The Telework Reform Act, introduced by two Senators, has the potential to significantly improve the ability of agencies to recruit and hire qualified candidates for remote work positions. Although there is an emphasis on hiring the spouses of service members and law enforcement officials for remote work (the 2022 Federal Employment Viewpoint Survey (FEVS) study by OPM showed that only 1% of the Federal workforce is the spouse of a current active-duty service member of the U.S. Armed Forces), it would charge Federal agencies with figuring out a range of criteria for supporting remote work more broadly, including on the cost savings and productivity fronts.
In a 2022 report of the findings from a federal study conducted by Qualtrics of more than 1,000 students and recent graduates (Improving early career recruitment for federal jobs, October 2022) according to the U.S. Bureau of Labor Statistics, there are 85,000 job openings across the federal government, and the public sector has difficulty in attracting top talent and younger workers.
There are many advantages for federal agencies if the Telework Reform Act is passed, but also if agencies transform their telework policies and infrastructure to allow for more remote and hybrid work. Here are a few of the many benefits:
- It can create a larger applicant pool. If agencies offer more remote or hybrid job opportunities, it will make it easier to fill positions in remote locations (especially if these non-competitive appointments are available to spouses) and competitive and hard to fill positions (cyber, AI, and certain roles in law enforcement).
- Allow greater opportunities for military spouses to work remotely. Senator Lankford provides a great example of the benefits of hiring spouses: “The spouse of a Border Patrol agent working in the small town of Eagle Pass, TX might not be able to find a job that fits their education or training but remote work for a Federal agency may be a great opportunity.” (Meritalk Newsletter 10/16/23)
- It’s a great recruiting tool. When an employee is deciding whether or not to relocate, if there is an increased chance of federal employment for their spouse, it may sway their decision to take a position in a less desirable location. It also provides management with more flexibility in reassigning/relocating staff, especially for law enforcement jobs.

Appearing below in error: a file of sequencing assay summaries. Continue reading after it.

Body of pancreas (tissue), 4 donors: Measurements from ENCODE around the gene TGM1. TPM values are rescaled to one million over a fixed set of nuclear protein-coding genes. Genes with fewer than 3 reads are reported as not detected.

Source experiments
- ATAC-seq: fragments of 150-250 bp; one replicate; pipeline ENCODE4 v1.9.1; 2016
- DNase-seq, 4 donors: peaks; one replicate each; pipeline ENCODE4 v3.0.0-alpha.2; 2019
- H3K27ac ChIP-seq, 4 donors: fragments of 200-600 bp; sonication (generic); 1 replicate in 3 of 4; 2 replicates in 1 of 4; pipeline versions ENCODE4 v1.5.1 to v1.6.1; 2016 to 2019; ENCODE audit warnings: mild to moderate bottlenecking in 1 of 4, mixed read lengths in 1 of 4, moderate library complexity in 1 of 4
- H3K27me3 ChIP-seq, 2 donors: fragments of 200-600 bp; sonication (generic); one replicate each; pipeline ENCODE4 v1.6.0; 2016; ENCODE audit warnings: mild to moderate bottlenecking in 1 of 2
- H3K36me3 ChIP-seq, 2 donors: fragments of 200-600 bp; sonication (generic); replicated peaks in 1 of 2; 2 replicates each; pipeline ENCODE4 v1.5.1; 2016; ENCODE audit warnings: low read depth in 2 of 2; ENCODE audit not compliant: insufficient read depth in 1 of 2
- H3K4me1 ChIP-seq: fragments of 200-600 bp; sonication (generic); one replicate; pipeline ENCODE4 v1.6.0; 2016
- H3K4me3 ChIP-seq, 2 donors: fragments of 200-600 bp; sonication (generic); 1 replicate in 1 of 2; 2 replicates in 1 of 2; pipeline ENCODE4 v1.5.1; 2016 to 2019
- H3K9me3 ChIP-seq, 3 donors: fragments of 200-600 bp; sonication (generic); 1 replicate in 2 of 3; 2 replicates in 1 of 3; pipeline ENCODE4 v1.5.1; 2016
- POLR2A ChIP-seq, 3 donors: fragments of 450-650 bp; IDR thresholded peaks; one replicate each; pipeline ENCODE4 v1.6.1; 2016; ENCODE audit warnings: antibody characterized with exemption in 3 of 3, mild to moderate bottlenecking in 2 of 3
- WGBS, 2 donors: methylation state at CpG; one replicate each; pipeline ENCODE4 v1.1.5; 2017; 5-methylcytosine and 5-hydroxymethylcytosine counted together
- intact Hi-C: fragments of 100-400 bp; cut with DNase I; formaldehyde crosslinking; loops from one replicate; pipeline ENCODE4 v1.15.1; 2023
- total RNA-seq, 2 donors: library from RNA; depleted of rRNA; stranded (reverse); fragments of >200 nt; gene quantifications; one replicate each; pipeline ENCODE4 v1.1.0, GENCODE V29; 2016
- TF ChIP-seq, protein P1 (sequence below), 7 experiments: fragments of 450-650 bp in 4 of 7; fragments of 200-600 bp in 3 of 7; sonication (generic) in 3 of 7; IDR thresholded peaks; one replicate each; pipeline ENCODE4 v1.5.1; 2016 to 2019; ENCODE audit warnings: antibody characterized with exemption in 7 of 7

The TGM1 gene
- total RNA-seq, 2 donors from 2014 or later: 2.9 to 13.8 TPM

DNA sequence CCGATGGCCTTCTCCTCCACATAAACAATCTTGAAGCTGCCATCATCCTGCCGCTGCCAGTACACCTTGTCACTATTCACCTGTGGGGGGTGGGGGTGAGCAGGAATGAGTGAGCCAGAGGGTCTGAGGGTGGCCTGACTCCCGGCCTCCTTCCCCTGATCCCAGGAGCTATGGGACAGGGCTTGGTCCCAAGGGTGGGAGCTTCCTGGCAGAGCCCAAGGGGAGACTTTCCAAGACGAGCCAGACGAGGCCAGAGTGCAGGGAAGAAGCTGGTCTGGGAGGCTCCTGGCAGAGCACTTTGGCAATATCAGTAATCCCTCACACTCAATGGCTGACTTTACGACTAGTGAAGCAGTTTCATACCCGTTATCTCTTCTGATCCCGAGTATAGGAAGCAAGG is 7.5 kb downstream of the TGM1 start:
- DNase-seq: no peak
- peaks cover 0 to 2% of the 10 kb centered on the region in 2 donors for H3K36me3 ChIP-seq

- Effectively recruit and retain graduates and young professionals. According to the same Qualtrics study, compared to other attributes such as job security, benefits, and office location, work-life balance and remote work flexibilities had the largest impact on graduate and student decisions on whether to pursue a job in government.
While the bill is still not finalized, and in fact has already been amended by the Senate to require even greater reporting and oversight of offsite work (Fedweek, 11/7/23), it is fair to say that telework is here to stay and will likely grow. However, the level of remote work in the Federal Government is still low – only 14% of respondents to the FEVS study report said they have an approved remote work or teleworking schedule.
Not every potential employee will want or need workplace flexibilities like hybrid or remote work, nor will every federal job be able to support remote work. But when agencies are inflexible in their overarching workplace policies, they hamper their ability to attract and retain the talent needed today and for the future. Federal agencies need greater flexibility, especially in technology, law enforcement and finance roles, in offering remote options where the competition with the private sector for the best talent is significant.
Agency leaders need to take steps now to attract and retain qualified candidates and develop a diverse workforce, including these actions:
- Identify which positions could benefit from being performed remotely.
- Determine the potential value of increasing remote work in hiring and retaining employees.
- Estimate expected cost savings and productivity outcomes from the increased use of remote work and telework.
- Most importantly, partner with industry experts that can help develop workforce plans and policies, and the infrastructure needed for reporting and oversight, enabling agencies to offer more remote and hybrid opportunities and improve their talent pipeline.